Epic Games’ CEO Tim Sweeney is on record as being stanchly against GPGPU computing in the past, but in a recent keynote delivered at the High Performance Graphics conference he further downplayed its future. From a developer standpoint he claims that GPGPU based applications can cost nearly 10x as much as a single threaded versions, with multi-core based software being the current sweet spot.
This isn’t the first time Sweeney has predicted the demise of GPGPU based computing technologies, but he has now further expanded his list of endangered technologies to include DirectX and OpenGL. In his speech last year Sweeny claimed that “In the next generation we’ll write 100-percent of our rendering code in a real programming language--not DirectX, not OpenGL, but a language like C++ or CUDA. Whether that runs on Nvidia hardware, Intel hardware or ATI hardware is really an independent question. You could potentially run it on any hardware that's capable of running general-purpose code efficiently."
Some might consider Sweeny’s comments a bit misguided considering that both Apple and Microsoft are strongly backing OpenCL, and ultimately if it turns out to be a more efficient way of doing certain tasks, couldn’t the development costs be justified? Clearly the GPU has future potential in the transcoding market, but do you think Sweeney has a point here?
DirectX 11 which will debut with the release of Windows 7 is arguably a pretty big deal. The new APIs will enjoy a much larger installed base than its predecessor thanks to backwards compatibility with Vista, and graphical improvements that were teased in DirectX 10 should see a pretty significant performance boost. With the release of Windows 7 nearly upon us, many have been holding off on GPU upgrades until the DX11 parts to start rolling off the line, and this time it appears AMD will beat Nvidia out of the gate with its “Evergreen” series.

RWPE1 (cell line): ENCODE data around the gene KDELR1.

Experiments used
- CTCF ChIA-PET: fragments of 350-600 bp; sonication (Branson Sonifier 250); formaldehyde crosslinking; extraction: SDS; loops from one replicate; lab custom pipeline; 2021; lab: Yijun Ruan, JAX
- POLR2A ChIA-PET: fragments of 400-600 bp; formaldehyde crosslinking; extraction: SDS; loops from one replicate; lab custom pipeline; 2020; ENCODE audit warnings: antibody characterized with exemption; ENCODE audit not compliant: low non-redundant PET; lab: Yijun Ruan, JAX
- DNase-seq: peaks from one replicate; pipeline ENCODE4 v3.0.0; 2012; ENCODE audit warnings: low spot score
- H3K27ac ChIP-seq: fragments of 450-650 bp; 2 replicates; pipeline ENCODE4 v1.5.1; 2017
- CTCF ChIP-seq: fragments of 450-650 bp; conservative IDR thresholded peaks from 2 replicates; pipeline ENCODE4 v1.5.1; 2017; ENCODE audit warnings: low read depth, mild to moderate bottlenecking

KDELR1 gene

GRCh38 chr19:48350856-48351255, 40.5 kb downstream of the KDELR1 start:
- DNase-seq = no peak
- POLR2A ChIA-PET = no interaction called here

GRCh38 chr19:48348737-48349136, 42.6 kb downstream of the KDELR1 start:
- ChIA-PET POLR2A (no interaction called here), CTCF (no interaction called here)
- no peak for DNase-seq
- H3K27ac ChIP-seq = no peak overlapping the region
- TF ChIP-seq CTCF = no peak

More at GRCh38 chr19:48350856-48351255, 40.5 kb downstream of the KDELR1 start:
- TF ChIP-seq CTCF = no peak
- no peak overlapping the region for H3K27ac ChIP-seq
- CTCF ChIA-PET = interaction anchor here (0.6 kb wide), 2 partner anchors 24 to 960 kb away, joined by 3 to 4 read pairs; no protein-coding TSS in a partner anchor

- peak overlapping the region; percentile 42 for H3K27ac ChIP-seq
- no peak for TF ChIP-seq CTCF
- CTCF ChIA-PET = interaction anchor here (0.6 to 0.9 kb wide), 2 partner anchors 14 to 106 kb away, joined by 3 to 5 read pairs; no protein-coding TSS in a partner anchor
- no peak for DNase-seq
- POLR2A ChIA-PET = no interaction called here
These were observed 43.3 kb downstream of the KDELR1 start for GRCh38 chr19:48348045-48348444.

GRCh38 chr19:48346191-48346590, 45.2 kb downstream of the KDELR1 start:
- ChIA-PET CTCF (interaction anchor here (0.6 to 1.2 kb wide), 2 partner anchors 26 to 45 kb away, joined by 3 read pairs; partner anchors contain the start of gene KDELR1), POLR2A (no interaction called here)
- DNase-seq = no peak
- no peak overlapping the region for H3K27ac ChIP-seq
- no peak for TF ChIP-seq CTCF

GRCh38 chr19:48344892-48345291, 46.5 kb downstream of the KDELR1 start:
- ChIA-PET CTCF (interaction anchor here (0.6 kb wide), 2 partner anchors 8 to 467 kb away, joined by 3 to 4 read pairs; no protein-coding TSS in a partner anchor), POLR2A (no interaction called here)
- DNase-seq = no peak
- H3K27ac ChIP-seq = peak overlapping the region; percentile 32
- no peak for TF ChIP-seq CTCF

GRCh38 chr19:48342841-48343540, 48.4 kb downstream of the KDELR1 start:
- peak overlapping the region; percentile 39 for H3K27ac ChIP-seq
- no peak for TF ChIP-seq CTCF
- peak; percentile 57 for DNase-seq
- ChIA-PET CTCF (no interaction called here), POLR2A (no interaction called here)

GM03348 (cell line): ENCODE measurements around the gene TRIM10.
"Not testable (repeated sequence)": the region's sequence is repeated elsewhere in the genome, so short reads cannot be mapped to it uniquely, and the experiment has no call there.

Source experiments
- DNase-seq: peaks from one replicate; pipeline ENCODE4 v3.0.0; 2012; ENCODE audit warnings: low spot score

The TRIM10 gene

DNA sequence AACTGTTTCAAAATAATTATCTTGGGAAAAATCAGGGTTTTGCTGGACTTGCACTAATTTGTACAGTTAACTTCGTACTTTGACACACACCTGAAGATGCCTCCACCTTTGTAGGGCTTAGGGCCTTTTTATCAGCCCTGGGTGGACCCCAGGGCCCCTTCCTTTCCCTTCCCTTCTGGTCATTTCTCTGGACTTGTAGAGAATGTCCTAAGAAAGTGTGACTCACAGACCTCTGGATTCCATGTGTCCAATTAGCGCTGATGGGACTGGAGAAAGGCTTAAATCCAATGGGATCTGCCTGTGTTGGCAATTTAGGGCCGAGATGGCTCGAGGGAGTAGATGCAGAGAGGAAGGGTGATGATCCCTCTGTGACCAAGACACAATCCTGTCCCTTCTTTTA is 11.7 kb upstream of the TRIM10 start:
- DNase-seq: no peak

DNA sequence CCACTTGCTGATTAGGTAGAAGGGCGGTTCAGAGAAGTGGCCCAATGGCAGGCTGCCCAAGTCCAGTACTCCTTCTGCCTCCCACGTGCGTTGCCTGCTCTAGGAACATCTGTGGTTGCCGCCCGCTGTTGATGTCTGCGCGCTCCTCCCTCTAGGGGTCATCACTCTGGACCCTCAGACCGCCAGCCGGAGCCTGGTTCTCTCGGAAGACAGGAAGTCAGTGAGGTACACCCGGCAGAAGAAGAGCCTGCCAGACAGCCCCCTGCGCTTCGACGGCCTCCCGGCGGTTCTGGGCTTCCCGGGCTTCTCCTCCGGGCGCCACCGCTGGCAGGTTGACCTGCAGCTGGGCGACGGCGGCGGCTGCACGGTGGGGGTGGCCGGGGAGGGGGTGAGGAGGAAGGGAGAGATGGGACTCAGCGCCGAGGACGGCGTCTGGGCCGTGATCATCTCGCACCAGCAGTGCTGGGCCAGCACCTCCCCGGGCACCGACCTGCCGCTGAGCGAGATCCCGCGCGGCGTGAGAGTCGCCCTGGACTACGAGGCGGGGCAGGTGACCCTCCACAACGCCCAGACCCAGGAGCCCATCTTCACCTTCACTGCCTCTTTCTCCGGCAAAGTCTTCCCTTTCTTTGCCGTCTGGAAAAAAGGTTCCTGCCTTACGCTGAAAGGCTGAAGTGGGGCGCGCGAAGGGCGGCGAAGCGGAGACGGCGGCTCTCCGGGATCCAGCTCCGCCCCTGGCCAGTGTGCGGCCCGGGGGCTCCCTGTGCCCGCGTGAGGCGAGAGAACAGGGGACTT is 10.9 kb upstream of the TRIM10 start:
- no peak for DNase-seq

This hunch was further re-enforced by a live hands on demonstration provided to PC Perspective at QuakeCon showing a working DX11 graphics card in action. The GPU code named “Future Card” was running several live DirectX 11 SDK simulations, but even more impressive was its ability to launch and run existing DirectX 9 titles. Its one thing to show a tech demo, but it’s even more impressive to prove you have a fully functional card.
It looks like the Radeon HD 5000 series will among the first DX11 cards on the market, and AMD could well be on track for a late 2009 release. Is the race to DirectX 11 a battle Nvidia can afford to lose?
Last month we reported on the rather bleak fortunes of the gaming industry, and it appears as though the trend that was identified in June has carried over to July. According to the NPD Group, July marks the fifth consecutive month of year-over-year video-game sales declines. Not only is the gaming industry no longer considered recession proof, but it managed to shed a staggering 29 percent compared to the same period last year. Sales of software and hardware for July 2009 were approximately $848.9 million, down from $1.1 billion in 2008.